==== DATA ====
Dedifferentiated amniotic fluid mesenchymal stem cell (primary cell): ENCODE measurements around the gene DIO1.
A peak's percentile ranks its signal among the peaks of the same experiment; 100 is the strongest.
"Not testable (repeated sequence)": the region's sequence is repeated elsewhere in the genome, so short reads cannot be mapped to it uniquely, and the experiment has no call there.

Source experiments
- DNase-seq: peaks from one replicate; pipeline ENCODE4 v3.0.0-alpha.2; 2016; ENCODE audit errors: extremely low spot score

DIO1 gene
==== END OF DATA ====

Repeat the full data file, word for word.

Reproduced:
Dedifferentiated amniotic fluid mesenchymal stem cell (primary cell): ENCODE measurements around the gene DIO1.
A peak's percentile ranks its signal among the peaks of the same experiment; 100 is the strongest.
"Not testable (repeated sequence)": the region's sequence is repeated elsewhere in the genome, so short reads cannot be mapped to it uniquely, and the experiment has no call there.

Source experiments
- DNase-seq: peaks from one replicate; pipeline ENCODE4 v3.0.0-alpha.2; 2016; ENCODE audit errors: extremely low spot score

DIO1 gene